Ground-breaking UEA research into bone cancer inspired by death of childhood friend
Archant © 2018
The death of a childhood friend to a rare form of cancer inspired a Norwich researcher to strive for a cure for the disease - and help sufferers on our doorstep.
Darrell Green grew up in Thetford and had always had an interest in biology, and studied biological sciences at the University of East Anglia (UEA).
He studied for a PhD in molecular biology at the university, and now is unique in his study of bone cancer at the institution.
But Dr Green’s determinism to find a cure for the disease was ignited when his childhood best friend, Ben Morley, died of the disease in 2002, aged just 13.
Dr Green, 30, said: “He was my best friend, we first met on the very first day at school, we were the first ones there. We would challenge each other over who could read first, he was always one step ahead.
“We were quite in to football growing up, Thetford had two rival teams and we played on the opposite teams. He had a pain in his knee area and his parents just assumed he had been kicked playing football. But it wasn’t going away and it was getting worse, so after three weeks the swelling was ridiculous.”
Dr Green said Ben’s parents, Dave and Sara, took him to West Suffolk Hospital for an x-ray and after further tests it was confirmed he had a rare form of bone cancer called Ewing’s Sarcoma.
He was just 11 at the time.
Dr Green said: “That was the last thing they expected. He started treatment straight away. He had about six weeks of chemo but it didn’t do anything and he ended up having his leg amputated.”
Ben’s family and friends thought this would lead to him recovering, but Dr Green said the youngster then started to get pain in the area again, and tests showed the cancer had spread to his lungs.
The family were told nothing more could be done on September 11, 2001, and Ben died on February 2, 2002.
“I think I look at it differently now,” Dr Green, who lives in Norwich’s Golden Triangle, said.
“It was the first experience I had of death, now if I think about it it’s almost worse because you realise what death is, and he was a child and to think of how ill he was, you understand it now.”
Dr Green said seeing Ben lose his hair, taking him to the bathroom to be sick, and seeing him after his amputation had a profound effect on him and spurred him on in wanting to find a cure for bone cancer.
He said: “When we look at bone tumours there’s been no progress since the 1980s, and what happened with Ben gives it a bit more meaning.”
He said that while more well-known cancers such as breast cancer had lots of funding for research, which meant survival rates had soared, it was more difficult to bring in money for bone cancer research.
But nonetheless his current work to find a new treatment was not being done anywhere else in the world, as he looked into genome sequencing to try and stop bone cancer spreading and lowering the rate of limb amputation.
He added: “I never make this easy for myself and I like a challenge.”
Dr Green’s work involves examining tumours after surgery and also using technology to look for cancer cells in the blood.
He said while the first tumour identified can usually be treated, he was trying to find a way to stop the cancer spreading.
He said: “It’s the secondary tumour which ends up killing the patients. We’re finding out what genes caused those cells to resist treatment and jump out of the tumour and into the blood.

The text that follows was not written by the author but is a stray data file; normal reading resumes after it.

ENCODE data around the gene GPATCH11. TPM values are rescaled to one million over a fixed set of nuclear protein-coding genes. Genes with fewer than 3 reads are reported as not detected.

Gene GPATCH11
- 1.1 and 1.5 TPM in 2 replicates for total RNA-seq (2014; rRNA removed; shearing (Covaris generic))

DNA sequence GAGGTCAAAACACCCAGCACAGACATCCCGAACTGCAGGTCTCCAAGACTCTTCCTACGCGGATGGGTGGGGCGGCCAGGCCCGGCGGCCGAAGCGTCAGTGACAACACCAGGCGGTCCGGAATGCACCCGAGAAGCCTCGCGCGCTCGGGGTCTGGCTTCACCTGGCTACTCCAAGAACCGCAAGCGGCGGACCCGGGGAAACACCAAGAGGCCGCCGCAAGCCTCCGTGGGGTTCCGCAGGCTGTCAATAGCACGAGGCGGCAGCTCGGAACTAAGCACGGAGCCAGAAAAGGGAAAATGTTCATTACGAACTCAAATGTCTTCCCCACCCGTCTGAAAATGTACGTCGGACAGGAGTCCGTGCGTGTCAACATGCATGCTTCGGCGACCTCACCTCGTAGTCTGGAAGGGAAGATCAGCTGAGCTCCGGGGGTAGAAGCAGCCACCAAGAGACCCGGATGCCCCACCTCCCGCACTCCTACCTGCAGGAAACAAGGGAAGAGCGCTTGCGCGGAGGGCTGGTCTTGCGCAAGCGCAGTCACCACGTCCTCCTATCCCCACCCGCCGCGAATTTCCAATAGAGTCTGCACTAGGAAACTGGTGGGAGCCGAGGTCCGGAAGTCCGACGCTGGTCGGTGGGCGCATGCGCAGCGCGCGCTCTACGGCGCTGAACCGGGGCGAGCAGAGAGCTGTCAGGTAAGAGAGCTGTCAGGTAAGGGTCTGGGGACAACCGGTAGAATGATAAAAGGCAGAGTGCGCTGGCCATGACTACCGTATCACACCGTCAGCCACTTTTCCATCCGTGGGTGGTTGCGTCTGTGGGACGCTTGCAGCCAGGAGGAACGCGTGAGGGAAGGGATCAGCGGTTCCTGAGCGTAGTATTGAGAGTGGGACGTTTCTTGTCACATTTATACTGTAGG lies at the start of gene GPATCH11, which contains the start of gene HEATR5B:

“We would think if you can keep the tumour at the site it first popped up at, we can treat it better. We’re working on a really cool drug at the moment which seems to do that, and we’re trying to get funding now.”
Dr Green said if he was able to secure funding and everything went to plan, he hoped they would be able to start trials for the drug, with patients, by 2021.
He added: “No one is doing what we’re doing, especially with the cells in the blood. What we want to do is increase survival. To me cancer is a disease of older people when your cells are tired, for a child to get cancer something has gone wrong. They’ve got their whole lives ahead of them.”
One of the tumours Dr Green had examined was removed from the leg of Sophie Taylor, from Norwich .
The five-year-old was diagnosed with osteosarcoma in January this year and underwent surgery to amputate part of her leg in April.
Dr Green, with the help of Sophie’s parents Alex and Kirsty, managed to get hold of her tumour to see what he could find out, and he invited the whole family to the laboratory at UEA to see Sophie’s tumour.
Mr Taylor said the family were keen to get involved with research to help Sophie but also to help others.
He said: “Having seen what Sophie has gone through, to stop other children going through it would be great.
“From our point of view as parents going through this, having someone like Darrell that is supporting us and backing us, it’s amazing what kind of relief it gives you.
“And optimism that if anything was going wrong there may be something else we could try, he has helped us to be a lot more positive in the last three or four months, because we’ve been able to do something for our daughter through Darrell.”
Sophie is now approaching her final treatment, after which the family will find out whether she is in remission.
To support Sophie, post a photo with #takeasophie to stick your tongue out at cancer. Share it on Facebook, Twitter and Instagram, check out @superstrongsophie or donate at justgiving.com/crowdfunding/superstrongsophie.
All donations will go to help Sophie in her journey, and any extra will be given to a charity for those affected by osteosarcomas and children’s cancer.